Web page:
think it was built on relationships that he established with foreign leaders and he established those relationships wherever he went and he

really genuinely cared about people.

I think he wasn't very good in the public spotlight. He was better behind the scenes and working deals. He was really the ultimate dealmaker you

might say.

GORANI: But interestingly in the Middle East, as well, and this is something that I was reading up on his accomplishments or his track record

in the Middle East, I found interesting. He had tied with Israel billions of dollars in economic and military aid to a freeze and settlement activity

which is not something that after his presidency you saw a lot from U.S. presidents.

PURDY: Right. I mean, Bush's record, again, is going to be much stronger in the foreign policy area but he certainly had areas where he was not

strong. You know? Part of it again is his -- the fact that he was not as adept in public. He was not a charismatic president like, say, Ronald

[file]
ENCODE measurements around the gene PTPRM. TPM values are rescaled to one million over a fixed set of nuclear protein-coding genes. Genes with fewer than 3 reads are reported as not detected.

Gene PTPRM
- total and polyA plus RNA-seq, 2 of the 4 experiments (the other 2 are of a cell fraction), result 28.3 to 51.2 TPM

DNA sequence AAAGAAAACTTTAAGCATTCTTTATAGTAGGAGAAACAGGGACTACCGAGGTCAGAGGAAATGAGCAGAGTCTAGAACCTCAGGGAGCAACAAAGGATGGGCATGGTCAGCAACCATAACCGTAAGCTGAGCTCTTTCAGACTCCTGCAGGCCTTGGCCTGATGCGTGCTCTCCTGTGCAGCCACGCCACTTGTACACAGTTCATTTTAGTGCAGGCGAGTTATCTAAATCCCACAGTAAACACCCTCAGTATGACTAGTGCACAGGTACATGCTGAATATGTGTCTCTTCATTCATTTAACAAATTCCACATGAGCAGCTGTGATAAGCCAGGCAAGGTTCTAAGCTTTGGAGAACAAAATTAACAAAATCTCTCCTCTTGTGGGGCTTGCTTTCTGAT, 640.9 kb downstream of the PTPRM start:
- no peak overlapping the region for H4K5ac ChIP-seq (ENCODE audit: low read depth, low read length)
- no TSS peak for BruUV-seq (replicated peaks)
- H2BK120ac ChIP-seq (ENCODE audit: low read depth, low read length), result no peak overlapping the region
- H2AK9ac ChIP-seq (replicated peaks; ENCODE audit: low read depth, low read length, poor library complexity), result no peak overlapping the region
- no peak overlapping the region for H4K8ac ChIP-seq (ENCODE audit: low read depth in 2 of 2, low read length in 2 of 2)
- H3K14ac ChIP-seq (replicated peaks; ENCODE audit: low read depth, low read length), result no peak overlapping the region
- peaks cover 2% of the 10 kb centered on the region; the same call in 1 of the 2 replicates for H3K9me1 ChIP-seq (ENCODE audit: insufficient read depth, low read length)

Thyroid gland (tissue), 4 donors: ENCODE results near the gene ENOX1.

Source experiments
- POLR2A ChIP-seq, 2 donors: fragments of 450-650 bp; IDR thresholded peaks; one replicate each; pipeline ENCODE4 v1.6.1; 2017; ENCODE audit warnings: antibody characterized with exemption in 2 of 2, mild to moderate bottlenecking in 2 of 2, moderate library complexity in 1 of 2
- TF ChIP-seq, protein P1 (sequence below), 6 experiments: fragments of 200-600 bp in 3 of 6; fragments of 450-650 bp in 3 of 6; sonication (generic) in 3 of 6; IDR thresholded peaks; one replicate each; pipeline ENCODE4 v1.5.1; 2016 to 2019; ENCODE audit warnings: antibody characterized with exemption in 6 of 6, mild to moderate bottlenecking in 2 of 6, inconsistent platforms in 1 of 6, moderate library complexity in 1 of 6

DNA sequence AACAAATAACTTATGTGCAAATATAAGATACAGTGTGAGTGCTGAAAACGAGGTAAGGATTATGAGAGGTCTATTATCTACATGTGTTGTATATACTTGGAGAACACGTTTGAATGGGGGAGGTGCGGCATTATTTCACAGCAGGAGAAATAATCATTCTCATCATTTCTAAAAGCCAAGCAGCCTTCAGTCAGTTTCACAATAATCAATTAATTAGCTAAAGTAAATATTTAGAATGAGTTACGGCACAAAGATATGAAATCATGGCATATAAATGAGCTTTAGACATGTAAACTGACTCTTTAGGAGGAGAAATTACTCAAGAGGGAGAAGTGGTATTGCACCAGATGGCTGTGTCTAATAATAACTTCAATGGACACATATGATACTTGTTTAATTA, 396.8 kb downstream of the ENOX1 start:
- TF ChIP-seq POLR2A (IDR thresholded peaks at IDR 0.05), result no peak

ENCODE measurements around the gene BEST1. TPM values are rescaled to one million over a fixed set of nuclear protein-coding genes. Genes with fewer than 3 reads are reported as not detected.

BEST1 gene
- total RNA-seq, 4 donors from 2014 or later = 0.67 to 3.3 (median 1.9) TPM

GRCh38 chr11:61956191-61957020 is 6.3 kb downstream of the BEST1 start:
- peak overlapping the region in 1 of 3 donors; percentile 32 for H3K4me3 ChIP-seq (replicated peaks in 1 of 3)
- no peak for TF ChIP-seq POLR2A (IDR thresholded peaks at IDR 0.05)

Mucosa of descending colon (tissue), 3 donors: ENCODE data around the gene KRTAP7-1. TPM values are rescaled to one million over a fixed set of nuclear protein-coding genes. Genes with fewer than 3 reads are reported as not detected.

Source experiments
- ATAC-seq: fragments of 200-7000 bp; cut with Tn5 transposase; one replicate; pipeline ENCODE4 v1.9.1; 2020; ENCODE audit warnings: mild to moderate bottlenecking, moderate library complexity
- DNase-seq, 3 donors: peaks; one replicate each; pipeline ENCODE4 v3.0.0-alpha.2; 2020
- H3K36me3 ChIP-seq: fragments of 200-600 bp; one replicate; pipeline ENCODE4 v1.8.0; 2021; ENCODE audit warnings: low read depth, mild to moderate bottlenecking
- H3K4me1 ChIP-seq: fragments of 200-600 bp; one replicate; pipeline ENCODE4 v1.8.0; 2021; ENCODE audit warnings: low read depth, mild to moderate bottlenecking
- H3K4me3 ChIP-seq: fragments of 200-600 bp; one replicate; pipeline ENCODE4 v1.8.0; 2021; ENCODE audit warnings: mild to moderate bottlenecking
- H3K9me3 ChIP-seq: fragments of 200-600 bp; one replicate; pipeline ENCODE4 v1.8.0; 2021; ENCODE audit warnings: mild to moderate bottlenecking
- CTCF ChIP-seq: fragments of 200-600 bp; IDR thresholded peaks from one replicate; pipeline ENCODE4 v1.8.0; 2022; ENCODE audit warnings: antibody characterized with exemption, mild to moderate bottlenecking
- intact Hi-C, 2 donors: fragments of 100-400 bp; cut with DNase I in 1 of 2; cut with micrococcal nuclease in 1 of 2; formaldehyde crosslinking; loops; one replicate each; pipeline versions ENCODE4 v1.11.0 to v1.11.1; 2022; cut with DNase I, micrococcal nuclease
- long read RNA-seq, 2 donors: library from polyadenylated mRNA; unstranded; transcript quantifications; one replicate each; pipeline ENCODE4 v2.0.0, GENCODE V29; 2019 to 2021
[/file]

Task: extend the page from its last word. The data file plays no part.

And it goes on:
Reagan or Bill Clinton or even John F. Kennedy who he actually met at one point in 1962.

So it's surprising in some ways that George H.W. Bush rose to the presidency. He was at the right time, the right place.

GORANI: And I was going to say, sorry to jump in, but in this age of Twitter and social media, it's -- I mean, who knows? But I mean it's very

difficult to imagine a man with his personality winning any kind of election in these days, I mean.

PURDY: Absolutely. And I think he would have been a very uncomfortable Twitter president because, again, his focus was on one on one personal

relationships. He was not a grand stander.

And he domestically, we could go back and look at his mistakes where he tried to be tough and he said, you know, no new taxes. Read my lips and so

he's trying to be tough. But he didn't do a good job at it and, of course, he had to go back and eat those words later on.